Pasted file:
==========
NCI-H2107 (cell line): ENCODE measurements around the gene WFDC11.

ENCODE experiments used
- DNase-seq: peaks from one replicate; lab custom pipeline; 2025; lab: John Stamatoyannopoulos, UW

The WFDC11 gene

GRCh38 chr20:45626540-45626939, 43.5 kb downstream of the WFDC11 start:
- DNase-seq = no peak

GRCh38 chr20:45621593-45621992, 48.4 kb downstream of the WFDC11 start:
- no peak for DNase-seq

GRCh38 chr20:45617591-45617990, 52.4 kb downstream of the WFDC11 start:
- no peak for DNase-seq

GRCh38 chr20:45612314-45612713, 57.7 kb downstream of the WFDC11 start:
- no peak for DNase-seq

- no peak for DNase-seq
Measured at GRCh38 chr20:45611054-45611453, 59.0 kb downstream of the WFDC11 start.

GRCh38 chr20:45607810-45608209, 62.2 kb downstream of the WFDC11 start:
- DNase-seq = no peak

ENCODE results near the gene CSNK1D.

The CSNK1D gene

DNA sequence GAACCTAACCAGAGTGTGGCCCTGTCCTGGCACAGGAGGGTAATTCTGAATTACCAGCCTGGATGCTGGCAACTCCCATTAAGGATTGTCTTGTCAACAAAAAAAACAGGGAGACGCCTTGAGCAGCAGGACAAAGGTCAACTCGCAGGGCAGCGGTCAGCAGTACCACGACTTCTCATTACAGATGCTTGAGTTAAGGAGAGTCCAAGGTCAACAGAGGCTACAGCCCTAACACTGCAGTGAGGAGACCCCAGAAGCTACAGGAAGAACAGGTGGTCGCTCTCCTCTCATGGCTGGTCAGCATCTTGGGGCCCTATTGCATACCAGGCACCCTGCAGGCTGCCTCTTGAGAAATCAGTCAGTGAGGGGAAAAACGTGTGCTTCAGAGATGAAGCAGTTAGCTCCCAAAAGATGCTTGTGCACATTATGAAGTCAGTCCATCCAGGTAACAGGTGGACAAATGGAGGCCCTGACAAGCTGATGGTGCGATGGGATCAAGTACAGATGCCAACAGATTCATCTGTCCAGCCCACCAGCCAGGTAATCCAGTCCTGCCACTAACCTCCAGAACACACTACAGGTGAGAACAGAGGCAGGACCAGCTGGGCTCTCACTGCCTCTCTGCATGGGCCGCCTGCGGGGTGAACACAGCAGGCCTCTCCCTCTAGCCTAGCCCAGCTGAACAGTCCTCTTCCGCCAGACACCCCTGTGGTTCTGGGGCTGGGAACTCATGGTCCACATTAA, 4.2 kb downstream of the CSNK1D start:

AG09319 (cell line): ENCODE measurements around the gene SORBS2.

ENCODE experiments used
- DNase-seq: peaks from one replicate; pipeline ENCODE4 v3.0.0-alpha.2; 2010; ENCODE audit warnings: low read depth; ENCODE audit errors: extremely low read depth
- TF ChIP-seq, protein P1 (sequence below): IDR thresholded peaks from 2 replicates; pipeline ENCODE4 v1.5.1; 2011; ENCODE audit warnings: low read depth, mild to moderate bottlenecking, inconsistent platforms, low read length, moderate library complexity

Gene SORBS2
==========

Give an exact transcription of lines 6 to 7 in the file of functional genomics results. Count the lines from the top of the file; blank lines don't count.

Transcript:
- DNase-seq = no peak

GRCh38 chr20:45621593-45621992, 48.4 kb downstream of the WFDC11 start: